Perimesencephalic nonaneurysmal subarachnoid hemorrhage with a case report

Авторы: Zakaryan H. A.

Perimesencephalic non aneurismal subarachnoid hemorrhage is one of the subtypes of non aneurismal subarachnoid hemorrhages.  There are several studies showing that it has most of the time venous origin, however all the patients should undergo angiographic evolution to exclude aneurysm. There are certain characteristics of blood accumulation for PM-NASAH; blood is isolated to the perimesencephalic cisterns anterior to the brainstem; there may also be extension into the ambient cisterns or basal parts of the sylvian fissures, but not into the lateral sylvian fissure, anterior interhemispheric fissure, or lateral ventricles. CT scanning is crucial in time aspect.  However several studies show that MRI has privileges over the CT, especially in late stages of hemorrhage.  Angiographic evaluation has to be performed.  CT angiography or MR angiography are very informative, however digital subtraction angiography is considered to be the gold standard.  Patients with PM-NASAH have milder clinical symptoms and better survival rates and outcome.  However, some of the patients still develop few complications which are rebleeding, vasospasm, acute seizures, hydrocephalus, hyponatremia and cardiac abnormalities, and in acute setting they should be admitted to intensive care unit and be runned as patients’ with aneurismal subarachnoid hemorrhage, until proven the absence of aneurysm.

Subarachnoid hemorrhage (SAH) refers to bleeding within the subarachnoid space, which lies between the arachnoid and pia mater and is normally filled with cerebrospinal fluid. Most cases of subarachnoid hemorrhage are caused by rupture of an intracranial aneurysm, but approximately 15 to 20 percent of patients do not have an established vascular lesion on initial four-vessel cerebral angiography. The causes of nonaneurysmal SAH (NASAH) are potentially diverse, and often the mechanism of bleeding in these cases is not identified.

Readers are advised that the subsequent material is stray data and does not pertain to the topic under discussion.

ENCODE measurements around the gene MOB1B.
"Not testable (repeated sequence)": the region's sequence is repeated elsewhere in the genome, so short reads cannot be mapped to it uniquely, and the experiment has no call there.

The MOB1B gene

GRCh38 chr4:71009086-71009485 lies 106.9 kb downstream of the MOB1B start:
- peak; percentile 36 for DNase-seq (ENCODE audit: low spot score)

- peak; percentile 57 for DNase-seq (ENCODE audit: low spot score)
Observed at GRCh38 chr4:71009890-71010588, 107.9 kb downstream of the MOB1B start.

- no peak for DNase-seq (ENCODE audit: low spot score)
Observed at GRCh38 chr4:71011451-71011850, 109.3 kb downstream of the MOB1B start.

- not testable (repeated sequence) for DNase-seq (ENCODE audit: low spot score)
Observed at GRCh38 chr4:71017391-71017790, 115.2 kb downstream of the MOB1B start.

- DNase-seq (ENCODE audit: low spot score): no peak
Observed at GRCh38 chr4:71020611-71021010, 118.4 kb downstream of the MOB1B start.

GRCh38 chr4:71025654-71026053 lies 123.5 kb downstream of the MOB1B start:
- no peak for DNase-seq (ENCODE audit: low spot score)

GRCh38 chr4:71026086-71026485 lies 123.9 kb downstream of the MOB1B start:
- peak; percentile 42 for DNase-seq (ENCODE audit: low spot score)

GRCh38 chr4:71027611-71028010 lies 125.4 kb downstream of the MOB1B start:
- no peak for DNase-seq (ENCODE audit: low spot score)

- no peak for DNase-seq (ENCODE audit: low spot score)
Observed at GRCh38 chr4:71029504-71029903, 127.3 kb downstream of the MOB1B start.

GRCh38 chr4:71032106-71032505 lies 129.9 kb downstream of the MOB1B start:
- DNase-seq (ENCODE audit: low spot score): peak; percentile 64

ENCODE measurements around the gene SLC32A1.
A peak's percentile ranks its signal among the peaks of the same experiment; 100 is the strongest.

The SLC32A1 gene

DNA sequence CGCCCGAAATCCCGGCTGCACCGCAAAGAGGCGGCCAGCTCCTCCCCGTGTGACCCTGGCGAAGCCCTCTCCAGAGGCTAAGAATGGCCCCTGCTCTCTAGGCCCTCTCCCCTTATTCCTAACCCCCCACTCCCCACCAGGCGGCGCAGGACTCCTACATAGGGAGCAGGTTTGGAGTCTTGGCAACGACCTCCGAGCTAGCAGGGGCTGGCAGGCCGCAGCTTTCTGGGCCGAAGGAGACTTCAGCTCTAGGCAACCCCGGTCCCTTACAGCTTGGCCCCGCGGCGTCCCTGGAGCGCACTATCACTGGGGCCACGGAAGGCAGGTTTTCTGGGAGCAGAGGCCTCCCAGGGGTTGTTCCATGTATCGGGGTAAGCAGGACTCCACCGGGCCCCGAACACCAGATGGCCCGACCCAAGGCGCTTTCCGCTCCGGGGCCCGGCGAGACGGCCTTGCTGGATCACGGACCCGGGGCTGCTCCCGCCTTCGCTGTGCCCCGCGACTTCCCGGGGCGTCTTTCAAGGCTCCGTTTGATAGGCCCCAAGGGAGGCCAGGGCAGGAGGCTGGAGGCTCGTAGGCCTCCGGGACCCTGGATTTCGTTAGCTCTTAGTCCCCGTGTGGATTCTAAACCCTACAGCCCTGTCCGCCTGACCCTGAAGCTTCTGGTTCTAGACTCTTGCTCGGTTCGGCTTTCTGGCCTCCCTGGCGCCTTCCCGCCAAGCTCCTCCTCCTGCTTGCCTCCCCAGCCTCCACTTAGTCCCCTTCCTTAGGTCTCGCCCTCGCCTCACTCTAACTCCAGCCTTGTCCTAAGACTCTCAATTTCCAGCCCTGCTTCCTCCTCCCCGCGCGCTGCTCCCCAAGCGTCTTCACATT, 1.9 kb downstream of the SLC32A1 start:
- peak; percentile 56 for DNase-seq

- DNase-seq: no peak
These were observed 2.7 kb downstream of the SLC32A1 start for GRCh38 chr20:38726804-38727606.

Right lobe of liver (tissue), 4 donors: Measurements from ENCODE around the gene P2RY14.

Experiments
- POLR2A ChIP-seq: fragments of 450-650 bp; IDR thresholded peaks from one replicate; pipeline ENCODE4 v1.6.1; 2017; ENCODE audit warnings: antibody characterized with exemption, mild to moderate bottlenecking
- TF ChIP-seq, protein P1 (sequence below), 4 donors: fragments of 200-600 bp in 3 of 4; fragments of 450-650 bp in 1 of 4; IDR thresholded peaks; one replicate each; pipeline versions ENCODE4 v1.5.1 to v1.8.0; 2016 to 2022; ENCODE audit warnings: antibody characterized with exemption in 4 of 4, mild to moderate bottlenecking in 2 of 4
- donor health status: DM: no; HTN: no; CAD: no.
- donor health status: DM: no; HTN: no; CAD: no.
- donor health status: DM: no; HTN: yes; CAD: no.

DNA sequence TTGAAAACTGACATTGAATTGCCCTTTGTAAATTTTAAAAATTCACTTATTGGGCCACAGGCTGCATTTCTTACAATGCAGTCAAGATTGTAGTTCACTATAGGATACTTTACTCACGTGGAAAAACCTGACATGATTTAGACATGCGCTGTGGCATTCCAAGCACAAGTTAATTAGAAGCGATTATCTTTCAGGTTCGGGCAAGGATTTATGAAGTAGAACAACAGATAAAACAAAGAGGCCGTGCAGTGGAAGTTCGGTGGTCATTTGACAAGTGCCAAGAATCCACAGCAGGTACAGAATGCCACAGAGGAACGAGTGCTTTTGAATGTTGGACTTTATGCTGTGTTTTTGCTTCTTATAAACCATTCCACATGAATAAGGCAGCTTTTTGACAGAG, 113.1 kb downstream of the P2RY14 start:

One of the subtypes of nonaneurysmal SAH is perimesencephalic nonaneurysmal subarachnoid hemorrhage (PN-NASAH), which was first described by van Gjin et al. in 1985, is characterized by accumulation of blood predominantly around the midbrain, has normal cerebral angiography, and a benign course of clinical symptoms and better outcome.

There is no female to male predominance. The reported proportion of cases of NASAH that are PM-NASAH varies between 21 to 68 percent. In a biracial, population-based, epidemiologic study, the annual rate of PM-NASAH was estimated to be 0.5 per 100,000 persons over 18 years of age. The majority of cases have venous origin-A venous source for PM-NASAH is suggested by the limited extension of blood and low rate of subsequent rebleeding, both suggesting a low pressure bleeding source.

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Список литературы:
  1. Brain (2001) 124 (2): 249-278. J. van Gijn and G. J. E. Rinkel

  2., Non aneurysmal Subarachnoid hemorrhage: A review of clinical course and Outcome in Two Hemorrhage patterns. Linda L. Herrman, Joseph M. Zabramski, J Neurosci Nurs. 2007;39(6): 135-142

  3., Farhan Siddiq, Amir S Khan, Jose Biller, Janet L Wilterdink

  4. Neuroradiology (2002), Perimesencephalic nonaneurysmal subarachnoid haemorrhage and variations in the veins  44: 319-325

  5. Diagnostic Imaging Brain, second edition. Osborn, Salzman, Barkovich, Section I(3);8-9

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